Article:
MGM Springfield’s gaming revenues falling short, expert says
After three months, Massachusetts’ first and so far only full-scale casino is underperforming, according to a Northeast gaming expert who chairs the political science department at the University of Texas Rio Grande Valley.
“The ‘curiosity effect’ was small and didn’t last very long,” Clyde Barrow said Monday after reviewing the latest revenue numbers for MGM Springfield, the nearly 21.2 million in gross gaming revenue last month, including 7.9 million in table-games revenue.
For the second straight month, the totals were down over the previous month.
“At this point, total gross gaming revenue for MGM Springfield is coming in at about half of what was originally forecast,” Barrow wrote in an email. “This is double trouble, because usually casinos experience a ‘curiosity effect’ in their first two or three months of operation as people want to see the new game in town. MGM’s revenues are already falling month to month so it was a short curiosity effect. Some of this decline may be seasonal, but coming in so far below forecast bodes ill for the future.”
Nevertheless, MGM Springfield issued an upbeat statement Monday.
“As we move into the holiday season, we continue to be pleased with our overall performance at MGM Springfield,” Michael Mathis, the casinos’ president and chief operating officer, said. “November was another solid month for us as our restaurants, bars, lounges, casino and hotel experienced strong volumes of guests. Our festive programming and robust marketing strategy is generating new visitors and new traditions in downtown Springfield.”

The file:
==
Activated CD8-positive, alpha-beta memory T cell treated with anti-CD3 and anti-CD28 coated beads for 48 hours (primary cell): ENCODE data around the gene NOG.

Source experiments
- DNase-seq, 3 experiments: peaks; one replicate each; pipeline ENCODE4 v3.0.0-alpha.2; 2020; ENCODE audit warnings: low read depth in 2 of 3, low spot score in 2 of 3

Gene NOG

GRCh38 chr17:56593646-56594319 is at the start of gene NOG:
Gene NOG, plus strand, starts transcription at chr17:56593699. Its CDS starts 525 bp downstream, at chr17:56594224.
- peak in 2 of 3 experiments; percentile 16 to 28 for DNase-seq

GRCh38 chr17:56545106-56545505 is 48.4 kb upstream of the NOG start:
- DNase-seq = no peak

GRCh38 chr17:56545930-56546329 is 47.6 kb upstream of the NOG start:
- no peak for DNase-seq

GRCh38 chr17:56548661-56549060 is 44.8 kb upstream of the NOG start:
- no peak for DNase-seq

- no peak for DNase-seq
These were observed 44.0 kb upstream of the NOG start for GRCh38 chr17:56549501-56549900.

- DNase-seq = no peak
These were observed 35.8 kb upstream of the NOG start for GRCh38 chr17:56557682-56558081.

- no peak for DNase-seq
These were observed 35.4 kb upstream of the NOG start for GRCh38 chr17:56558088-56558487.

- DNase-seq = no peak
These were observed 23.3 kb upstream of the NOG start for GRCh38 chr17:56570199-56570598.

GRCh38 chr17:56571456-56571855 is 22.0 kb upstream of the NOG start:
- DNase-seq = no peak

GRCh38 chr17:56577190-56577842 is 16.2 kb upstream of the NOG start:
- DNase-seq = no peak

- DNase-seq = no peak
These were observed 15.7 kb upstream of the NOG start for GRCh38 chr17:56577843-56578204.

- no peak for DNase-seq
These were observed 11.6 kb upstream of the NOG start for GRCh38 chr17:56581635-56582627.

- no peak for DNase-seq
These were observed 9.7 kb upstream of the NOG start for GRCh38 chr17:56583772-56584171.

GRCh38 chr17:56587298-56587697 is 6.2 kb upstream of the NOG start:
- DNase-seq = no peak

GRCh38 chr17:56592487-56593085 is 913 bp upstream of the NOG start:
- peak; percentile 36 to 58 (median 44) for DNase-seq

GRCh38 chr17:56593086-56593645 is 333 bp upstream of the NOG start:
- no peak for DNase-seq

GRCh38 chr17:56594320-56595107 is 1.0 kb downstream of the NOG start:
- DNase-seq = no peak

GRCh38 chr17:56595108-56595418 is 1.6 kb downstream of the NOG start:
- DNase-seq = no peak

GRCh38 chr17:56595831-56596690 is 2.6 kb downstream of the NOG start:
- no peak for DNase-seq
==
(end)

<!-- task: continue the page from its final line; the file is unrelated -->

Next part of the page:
In 2014, MGM executives told the Massachusetts commission that they expected their Springfield casino to generate about 500 million a year by its third year.
Barrow, who studied Northeast gaming for decades as director of the Center for Policy Analysis at UMass Dartmouth, said MGM Springfield’s early results indicate it probably will generate between 250 million in gaming revenue in its first year.
“The flip side of this coin is that the impact on Mohegan Sun and Foxwoods has been proportionately reduced as a consequence of MGM’s below forecast performance,” Barrow wrote, referring to the southeastern Connecticut casinos owned, respectively, by the Mohegan and Mashantucket Pequot tribes.
Both tribes have reported year-over-year declines in their casinos’ slots revenues in the months since MGM Springfield opened and have been planning for years to jointly develop a “satellite” casino in East Windsor to counter the Massachusetts casino’s effect.
East Windsor could deliver “a death blow” to MGM Springfield, said Barrow, who has provided consulting services to the tribes in the past.
Barrow wrote that MGM Springfield “is clearly trying to improve its position” by increasing the percentage of slots wagers it returns to customers, “but this has only brought it into line with Mohegan Sun and Foxwoods and does not constitute a competitive advantage.”
MGM Springfield’s slots “hold percentage” fell from 9.6 percent in September to 8.8 percent in October and to 7.9 percent in November. In that time, Mohegan Sun and Foxwoods have reported hold percentages of around 8 percent.
Barrow wrote that the ratio by which MGM Springfield has missed its original revenue forecast is in line with has happened in New York state, where four resort casinos have opened over the last 18 months. Revenues at all of them have come in well below their original forecasts, Barrow wrote, suggesting “that the Northeast casino gaming market is mature and may have reached saturation.”